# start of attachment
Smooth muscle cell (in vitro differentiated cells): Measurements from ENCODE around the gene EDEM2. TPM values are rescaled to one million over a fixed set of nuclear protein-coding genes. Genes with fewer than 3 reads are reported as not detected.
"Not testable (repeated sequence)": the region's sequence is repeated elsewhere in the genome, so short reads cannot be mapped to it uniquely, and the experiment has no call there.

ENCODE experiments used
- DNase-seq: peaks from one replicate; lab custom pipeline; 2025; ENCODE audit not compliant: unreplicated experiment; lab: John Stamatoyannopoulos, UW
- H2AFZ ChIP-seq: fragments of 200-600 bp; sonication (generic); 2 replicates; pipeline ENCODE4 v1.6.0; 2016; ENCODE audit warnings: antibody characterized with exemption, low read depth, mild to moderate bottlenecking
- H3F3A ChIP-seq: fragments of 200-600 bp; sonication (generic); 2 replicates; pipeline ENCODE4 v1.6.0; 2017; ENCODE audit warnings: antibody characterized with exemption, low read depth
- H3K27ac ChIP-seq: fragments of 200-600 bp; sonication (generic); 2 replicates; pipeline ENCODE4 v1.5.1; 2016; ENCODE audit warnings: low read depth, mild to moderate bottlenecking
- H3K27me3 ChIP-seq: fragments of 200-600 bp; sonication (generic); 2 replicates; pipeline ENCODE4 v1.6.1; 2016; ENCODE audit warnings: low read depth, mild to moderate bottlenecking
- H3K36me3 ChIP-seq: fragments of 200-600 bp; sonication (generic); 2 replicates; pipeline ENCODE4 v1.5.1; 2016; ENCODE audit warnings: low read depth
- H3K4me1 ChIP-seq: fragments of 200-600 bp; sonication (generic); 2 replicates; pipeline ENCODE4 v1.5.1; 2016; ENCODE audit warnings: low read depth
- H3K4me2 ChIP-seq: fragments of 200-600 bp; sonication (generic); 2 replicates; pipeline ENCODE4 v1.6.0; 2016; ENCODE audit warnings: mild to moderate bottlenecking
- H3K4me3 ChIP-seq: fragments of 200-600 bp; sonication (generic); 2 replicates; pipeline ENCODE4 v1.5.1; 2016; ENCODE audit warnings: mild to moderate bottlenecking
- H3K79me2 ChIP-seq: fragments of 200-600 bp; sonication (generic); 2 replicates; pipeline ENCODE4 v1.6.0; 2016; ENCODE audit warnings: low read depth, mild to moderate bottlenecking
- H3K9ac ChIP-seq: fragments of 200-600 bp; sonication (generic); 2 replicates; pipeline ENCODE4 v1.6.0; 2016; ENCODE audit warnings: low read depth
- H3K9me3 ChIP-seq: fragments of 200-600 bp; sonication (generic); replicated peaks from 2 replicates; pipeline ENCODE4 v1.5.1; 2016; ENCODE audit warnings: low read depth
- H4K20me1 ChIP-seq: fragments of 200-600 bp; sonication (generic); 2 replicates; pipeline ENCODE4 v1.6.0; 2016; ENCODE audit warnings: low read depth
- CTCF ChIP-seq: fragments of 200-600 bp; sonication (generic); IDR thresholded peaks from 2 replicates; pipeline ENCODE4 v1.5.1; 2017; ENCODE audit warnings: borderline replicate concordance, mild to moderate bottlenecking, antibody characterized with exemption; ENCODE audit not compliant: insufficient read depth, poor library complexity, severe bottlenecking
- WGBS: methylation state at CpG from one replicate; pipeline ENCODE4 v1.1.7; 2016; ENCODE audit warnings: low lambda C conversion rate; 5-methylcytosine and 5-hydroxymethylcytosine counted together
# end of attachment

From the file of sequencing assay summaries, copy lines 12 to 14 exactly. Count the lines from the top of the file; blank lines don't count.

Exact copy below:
- H3K4me3 ChIP-seq: fragments of 200-600 bp; sonication (generic); 2 replicates; pipeline ENCODE4 v1.5.1; 2016; ENCODE audit warnings: mild to moderate bottlenecking
- H3K79me2 ChIP-seq: fragments of 200-600 bp; sonication (generic); 2 replicates; pipeline ENCODE4 v1.6.0; 2016; ENCODE audit warnings: low read depth, mild to moderate bottlenecking
- H3K9ac ChIP-seq: fragments of 200-600 bp; sonication (generic); 2 replicates; pipeline ENCODE4 v1.6.0; 2016; ENCODE audit warnings: low read depth